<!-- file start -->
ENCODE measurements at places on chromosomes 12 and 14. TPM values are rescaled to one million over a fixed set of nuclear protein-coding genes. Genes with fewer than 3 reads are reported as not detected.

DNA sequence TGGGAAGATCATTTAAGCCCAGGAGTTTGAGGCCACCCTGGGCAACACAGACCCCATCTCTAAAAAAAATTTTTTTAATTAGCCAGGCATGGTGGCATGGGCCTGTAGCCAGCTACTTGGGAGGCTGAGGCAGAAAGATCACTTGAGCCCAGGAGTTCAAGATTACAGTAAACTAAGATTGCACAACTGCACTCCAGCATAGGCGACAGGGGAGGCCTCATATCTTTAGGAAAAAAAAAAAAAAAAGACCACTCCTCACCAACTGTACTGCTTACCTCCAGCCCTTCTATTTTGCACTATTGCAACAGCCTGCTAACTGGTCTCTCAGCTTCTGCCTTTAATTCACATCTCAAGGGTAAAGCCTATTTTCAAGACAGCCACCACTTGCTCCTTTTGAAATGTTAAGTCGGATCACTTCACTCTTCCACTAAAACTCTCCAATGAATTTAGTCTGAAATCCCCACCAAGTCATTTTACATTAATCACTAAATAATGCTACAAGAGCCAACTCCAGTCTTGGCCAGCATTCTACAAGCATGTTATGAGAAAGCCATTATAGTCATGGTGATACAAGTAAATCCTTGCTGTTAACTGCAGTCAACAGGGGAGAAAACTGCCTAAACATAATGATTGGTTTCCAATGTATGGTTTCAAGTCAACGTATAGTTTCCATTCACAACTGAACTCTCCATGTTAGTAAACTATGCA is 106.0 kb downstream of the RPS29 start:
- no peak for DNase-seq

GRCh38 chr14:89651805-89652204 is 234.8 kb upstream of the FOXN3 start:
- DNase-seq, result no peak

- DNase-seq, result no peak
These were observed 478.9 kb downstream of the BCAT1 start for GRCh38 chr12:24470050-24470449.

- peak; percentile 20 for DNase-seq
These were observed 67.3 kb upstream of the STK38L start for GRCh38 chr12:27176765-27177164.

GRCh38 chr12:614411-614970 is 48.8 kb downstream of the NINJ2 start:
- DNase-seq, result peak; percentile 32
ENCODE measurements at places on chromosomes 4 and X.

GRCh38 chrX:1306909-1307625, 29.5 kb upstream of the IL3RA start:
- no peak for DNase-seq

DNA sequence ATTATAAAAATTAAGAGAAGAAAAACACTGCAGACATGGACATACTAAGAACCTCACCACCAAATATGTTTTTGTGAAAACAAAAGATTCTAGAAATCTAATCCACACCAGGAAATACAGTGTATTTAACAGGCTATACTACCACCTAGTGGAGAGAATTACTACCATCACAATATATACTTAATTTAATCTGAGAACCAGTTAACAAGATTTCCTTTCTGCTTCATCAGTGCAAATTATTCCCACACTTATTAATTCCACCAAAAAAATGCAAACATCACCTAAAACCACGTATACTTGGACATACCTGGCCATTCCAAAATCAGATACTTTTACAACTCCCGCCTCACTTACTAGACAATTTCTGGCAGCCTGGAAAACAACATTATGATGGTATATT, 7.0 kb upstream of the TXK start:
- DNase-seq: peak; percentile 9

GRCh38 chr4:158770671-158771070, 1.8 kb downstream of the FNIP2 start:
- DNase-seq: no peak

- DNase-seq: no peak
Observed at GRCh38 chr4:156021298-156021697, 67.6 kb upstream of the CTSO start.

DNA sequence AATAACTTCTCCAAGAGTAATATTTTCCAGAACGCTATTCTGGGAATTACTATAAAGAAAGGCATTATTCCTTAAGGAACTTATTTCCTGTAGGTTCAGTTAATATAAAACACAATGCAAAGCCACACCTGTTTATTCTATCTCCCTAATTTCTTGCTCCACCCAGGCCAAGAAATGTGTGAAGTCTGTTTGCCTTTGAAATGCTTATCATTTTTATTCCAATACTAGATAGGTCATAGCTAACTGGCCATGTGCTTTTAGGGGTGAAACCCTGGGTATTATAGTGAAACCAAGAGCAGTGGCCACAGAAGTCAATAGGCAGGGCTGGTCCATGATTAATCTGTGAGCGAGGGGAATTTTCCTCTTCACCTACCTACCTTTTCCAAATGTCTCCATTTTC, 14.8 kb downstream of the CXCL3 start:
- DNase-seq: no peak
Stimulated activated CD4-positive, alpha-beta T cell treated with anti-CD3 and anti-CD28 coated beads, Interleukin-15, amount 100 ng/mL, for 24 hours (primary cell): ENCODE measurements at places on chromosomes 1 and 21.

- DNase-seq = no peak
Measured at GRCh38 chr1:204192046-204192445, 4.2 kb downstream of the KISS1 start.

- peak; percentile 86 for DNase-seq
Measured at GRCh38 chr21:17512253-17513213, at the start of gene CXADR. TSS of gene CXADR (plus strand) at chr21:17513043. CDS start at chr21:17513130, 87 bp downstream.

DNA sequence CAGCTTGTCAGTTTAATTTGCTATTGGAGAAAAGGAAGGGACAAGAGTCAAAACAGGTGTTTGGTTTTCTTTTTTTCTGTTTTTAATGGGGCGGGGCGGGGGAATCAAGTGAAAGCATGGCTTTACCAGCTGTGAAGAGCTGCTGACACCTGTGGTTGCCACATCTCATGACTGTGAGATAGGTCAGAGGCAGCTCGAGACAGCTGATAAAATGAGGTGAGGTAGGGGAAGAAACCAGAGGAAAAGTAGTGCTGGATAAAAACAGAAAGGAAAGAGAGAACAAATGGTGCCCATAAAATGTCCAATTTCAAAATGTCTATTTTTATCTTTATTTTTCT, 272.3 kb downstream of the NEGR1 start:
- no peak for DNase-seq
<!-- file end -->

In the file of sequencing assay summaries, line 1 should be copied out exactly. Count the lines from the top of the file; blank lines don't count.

ENCODE measurements at places on chromosomes 12 and 14. TPM values are rescaled to one million over a fixed set of nuclear protein-coding genes. Genes with fewer than 3 reads are reported as not detected.